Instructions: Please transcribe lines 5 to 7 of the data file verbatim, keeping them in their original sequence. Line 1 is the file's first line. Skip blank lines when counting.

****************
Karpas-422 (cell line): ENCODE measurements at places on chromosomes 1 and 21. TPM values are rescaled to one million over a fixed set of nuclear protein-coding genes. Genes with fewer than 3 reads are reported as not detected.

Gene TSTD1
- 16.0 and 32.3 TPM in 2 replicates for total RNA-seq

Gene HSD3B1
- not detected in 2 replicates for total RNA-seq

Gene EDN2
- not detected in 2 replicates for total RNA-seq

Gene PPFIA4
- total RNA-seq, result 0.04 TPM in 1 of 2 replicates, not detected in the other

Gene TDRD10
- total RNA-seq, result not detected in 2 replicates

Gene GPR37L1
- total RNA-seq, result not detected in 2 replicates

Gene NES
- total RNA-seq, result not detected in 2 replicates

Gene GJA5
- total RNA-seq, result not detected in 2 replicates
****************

- not detected in 2 replicates for total RNA-seq

Gene EDN2
- not detected in 2 replicates for total RNA-seq